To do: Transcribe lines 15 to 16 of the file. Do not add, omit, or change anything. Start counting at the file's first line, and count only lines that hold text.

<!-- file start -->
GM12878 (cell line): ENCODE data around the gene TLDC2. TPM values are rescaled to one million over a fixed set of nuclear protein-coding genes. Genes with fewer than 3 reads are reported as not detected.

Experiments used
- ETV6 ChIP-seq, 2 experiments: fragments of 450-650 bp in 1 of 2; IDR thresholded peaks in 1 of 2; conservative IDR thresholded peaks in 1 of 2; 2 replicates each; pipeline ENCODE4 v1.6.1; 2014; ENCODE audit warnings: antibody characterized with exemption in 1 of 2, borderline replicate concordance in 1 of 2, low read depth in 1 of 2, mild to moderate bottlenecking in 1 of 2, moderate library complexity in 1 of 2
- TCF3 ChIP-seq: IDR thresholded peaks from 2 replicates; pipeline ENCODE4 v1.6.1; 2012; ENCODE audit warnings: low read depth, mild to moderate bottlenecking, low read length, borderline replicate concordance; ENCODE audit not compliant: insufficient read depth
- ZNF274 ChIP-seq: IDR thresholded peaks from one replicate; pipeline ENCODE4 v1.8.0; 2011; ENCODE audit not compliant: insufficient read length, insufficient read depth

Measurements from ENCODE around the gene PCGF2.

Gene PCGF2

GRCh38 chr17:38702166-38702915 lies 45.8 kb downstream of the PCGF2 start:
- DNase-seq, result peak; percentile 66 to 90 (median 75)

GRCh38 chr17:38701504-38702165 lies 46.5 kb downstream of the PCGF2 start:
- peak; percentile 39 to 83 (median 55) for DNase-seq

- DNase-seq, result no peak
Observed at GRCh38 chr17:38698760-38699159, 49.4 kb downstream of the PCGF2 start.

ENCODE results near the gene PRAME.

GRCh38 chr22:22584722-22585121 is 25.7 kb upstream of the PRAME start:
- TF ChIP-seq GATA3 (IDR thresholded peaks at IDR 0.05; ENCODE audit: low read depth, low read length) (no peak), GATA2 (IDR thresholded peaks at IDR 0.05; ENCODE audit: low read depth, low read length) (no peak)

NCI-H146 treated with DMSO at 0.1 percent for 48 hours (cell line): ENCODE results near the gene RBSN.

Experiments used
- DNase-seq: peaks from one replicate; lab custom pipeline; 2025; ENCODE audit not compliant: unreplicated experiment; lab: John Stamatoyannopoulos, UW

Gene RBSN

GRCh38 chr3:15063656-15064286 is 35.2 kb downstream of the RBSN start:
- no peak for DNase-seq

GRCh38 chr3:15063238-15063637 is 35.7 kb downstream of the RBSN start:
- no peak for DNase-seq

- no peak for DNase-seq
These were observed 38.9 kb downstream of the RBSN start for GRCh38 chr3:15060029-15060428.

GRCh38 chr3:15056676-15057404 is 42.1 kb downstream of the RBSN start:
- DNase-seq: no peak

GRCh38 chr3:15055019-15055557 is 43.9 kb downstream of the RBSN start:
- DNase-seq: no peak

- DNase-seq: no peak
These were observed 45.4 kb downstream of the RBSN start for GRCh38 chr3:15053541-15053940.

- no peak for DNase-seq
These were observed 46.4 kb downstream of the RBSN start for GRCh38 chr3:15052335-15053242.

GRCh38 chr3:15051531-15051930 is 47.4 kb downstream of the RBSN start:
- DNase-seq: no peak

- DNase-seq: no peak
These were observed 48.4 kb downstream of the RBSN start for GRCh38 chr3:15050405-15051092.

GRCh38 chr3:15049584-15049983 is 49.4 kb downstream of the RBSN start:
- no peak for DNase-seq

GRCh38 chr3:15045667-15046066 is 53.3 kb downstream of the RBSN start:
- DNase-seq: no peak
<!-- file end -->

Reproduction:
GRCh38 chr22:22584722-22585121 is 25.7 kb upstream of the PRAME start:
- TF ChIP-seq GATA3 (IDR thresholded peaks at IDR 0.05; ENCODE audit: low read depth, low read length) (no peak), GATA2 (IDR thresholded peaks at IDR 0.05; ENCODE audit: low read depth, low read length) (no peak)